5 Favorite Studio Tools

“You make your mistakes to learn how to get to the good stuff.” Quincy Jones

Our mini guide to music production essentials:  It’s easy enough to set up a home recording studio today, but even though it’s easy, many people don’t know where to start. Here you can find out what our studio essentials are.

1. Steinberg Cubase

Today, Ableton Live seems to be the most popular DAW for music production.  We started with Emagic Logic Audio and switched to Cubase when Emagic became a part of the Apple Company. Cubase has a very convincing audio processing quality and some interesting VST instruments such as the Retrologue virtual-analog synthesizer and the “Akai MPC-style” Groove Agent SE drum machine. Over the years, Cubase has been equipped with some professional sound processors and enhanced mixing options. A further advantage is that you can use a vast quantity of free and commercial VST plugins with it.

2. Propellerhead Reason

Introduced as a software replacement for hardware studios, Propellerhead Reason has evolved with synthesizers, drum machine, loop player, fx processors, and extensive mixing options.  We especially like its RedrumRoland TR-style” Drum Computer and the Dr. Rex Loop Player.  As Reason lacks some important MIDI sequencing and audio editing features but offers very inspiring sound generators, we use it with Cubase via the Rewire connection.

Reason Redrum Drum Machine

Get into the loop: The Redrum “Roland TR-style” Drum Machine with pattern sequencer

3. Yamaha Reface DX

The Yamaha DX7 synthesizer defined the pop music sound of the ’80s.  The Reface DX revives its iconic FM synthesis, along with a host of modern features like onboard effects and straightforward editing. Whether you need classic DX piano, percussive FM bass or EDM sounds for your music production, this gadget synth has got you covered. The Reface DX sports velocity-sensitive mini keys, the option to run on batteries, and built-in speakers, making it ultra-portable. We use it together with the Yamaha sustain foot switch FC5 and share our sounds via Soundmondo. If you want to import classic 4-operator FM SysEx files of the DX21, DX100, or TX81Z, please check out the Reface DX Legacy Project.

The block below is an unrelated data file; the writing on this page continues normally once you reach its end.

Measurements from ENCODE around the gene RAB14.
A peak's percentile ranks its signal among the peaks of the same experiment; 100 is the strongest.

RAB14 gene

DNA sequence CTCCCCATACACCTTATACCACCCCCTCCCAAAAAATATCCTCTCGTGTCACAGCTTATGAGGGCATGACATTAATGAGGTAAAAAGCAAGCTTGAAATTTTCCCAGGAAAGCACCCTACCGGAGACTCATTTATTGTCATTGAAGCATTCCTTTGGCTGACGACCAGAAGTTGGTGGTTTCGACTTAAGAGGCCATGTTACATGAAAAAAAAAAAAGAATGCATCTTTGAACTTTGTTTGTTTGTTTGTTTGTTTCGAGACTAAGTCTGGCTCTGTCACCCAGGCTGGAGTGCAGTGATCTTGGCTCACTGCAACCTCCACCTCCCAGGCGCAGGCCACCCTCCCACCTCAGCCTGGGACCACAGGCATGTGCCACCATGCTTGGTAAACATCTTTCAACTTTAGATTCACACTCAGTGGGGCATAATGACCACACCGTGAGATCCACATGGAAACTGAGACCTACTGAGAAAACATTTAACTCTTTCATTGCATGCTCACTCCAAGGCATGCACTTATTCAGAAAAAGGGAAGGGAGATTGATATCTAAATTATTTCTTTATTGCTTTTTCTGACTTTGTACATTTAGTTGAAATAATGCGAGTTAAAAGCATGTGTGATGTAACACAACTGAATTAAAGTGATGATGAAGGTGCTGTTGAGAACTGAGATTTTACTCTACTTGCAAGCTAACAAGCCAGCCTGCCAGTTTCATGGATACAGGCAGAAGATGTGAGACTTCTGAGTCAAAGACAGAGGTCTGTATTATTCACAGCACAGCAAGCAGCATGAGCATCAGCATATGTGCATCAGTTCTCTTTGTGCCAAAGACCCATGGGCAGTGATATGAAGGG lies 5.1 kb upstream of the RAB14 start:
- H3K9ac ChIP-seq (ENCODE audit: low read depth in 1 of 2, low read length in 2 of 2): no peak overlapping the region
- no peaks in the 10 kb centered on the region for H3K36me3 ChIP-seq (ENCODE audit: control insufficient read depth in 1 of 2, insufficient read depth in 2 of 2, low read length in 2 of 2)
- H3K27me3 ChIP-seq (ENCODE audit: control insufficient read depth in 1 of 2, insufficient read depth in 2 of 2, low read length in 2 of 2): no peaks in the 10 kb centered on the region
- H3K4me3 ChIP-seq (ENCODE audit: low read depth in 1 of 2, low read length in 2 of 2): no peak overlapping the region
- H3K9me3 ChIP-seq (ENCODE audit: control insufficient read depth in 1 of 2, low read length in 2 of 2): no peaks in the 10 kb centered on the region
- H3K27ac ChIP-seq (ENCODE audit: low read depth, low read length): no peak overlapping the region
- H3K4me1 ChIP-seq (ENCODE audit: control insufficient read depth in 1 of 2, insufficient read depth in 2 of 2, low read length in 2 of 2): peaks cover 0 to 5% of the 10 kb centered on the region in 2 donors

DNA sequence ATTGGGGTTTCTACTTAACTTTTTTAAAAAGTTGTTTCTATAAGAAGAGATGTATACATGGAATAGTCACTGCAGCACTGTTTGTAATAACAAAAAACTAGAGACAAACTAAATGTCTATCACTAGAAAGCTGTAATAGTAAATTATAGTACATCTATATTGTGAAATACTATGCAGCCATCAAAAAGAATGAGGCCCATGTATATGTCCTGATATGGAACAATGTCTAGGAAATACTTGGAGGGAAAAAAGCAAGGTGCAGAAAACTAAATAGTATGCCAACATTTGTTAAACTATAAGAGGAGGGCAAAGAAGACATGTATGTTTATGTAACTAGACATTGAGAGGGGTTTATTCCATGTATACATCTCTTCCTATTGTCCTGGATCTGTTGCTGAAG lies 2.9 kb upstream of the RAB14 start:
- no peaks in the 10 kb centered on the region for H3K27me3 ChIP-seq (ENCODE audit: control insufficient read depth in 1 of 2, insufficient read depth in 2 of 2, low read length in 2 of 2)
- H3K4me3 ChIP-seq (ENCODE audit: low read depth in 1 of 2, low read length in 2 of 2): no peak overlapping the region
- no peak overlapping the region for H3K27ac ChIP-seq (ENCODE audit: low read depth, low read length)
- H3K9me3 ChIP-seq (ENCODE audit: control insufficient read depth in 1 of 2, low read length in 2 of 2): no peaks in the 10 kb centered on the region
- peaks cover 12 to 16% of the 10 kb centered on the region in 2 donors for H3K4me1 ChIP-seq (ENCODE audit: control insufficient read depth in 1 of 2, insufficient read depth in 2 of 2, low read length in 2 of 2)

4. Mackie 1202 VLZ-3

The 1202-VLZ3 is a classic mixer for home and project studio music production. Mackie’s original 1202 mixer, introduced in 1992, was one of the key products that set the company on the road to success. While its mic inputs are exceptionally clean and quiet, we use it especially to connect synthesizers, keyboards, and guitars to our audio interface. This mixer has been a compact, flexible, and solid solution since many years now.

5. Yamaha NS-10M Studio

The Yamaha NS-10M Studio reference monitor speakers are widely popular amongst audio professionals, and are notorious for their very flat frequency response. The best music production studios around the world adopted these speakers as the standard, because: “If you can make the mix sound good on the NS-10M, it will sound great on everything.” We have had them for a very long time and it is really hard to switch to other (even much better) loudspeaker systems when you are familiar with the specific characteristic of the NS-10M.

DAWs, audio editors, and synthesizers: Find free music production software here!